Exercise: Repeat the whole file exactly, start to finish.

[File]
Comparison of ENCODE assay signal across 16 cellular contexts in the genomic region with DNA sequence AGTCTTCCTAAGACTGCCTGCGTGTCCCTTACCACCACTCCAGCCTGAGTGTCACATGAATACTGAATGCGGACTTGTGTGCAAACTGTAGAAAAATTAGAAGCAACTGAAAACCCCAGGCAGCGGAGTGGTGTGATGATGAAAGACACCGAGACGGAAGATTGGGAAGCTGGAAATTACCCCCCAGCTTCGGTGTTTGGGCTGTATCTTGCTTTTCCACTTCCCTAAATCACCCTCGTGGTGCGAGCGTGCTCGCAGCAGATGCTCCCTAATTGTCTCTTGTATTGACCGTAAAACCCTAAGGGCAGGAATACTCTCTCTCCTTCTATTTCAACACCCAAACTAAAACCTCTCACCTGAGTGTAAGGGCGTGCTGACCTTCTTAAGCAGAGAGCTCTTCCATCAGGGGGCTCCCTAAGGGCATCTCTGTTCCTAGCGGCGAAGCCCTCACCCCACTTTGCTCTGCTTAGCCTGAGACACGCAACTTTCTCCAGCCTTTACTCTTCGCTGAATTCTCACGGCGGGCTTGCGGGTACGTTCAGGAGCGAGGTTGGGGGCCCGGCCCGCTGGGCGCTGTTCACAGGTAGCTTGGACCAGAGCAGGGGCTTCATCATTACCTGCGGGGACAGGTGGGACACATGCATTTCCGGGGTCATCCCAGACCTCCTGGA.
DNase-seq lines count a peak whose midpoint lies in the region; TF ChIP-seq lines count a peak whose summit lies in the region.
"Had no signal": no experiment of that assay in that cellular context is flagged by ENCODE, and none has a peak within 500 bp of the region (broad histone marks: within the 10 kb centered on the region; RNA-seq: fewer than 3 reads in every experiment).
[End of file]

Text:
Comparison of ENCODE assay signal across 16 cellular contexts in the genomic region with DNA sequence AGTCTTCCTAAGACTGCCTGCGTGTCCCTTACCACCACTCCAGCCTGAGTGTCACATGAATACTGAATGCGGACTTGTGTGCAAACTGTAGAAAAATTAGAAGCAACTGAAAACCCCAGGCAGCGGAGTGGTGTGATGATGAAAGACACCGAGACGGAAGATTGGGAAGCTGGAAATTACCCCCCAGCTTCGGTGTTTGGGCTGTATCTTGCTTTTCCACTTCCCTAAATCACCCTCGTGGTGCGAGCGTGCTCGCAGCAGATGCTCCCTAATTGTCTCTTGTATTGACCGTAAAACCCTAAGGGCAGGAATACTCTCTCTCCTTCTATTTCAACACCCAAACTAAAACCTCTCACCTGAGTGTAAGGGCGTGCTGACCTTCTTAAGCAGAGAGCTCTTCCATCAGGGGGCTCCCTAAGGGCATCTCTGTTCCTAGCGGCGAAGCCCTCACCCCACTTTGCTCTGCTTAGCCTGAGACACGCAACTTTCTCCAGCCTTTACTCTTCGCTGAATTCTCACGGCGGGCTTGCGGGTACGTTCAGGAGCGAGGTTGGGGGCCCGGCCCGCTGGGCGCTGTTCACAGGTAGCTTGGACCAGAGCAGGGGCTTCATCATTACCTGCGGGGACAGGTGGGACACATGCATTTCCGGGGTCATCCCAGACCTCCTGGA.
DNase-seq lines count a peak whose midpoint lies in the region; TF ChIP-seq lines count a peak whose summit lies in the region.
"Had no signal": no experiment of that assay in that cellular context is flagged by ENCODE, and none has a peak within 500 bp of the region (broad histone marks: within the 10 kb centered on the region; RNA-seq: fewer than 3 reads in every experiment).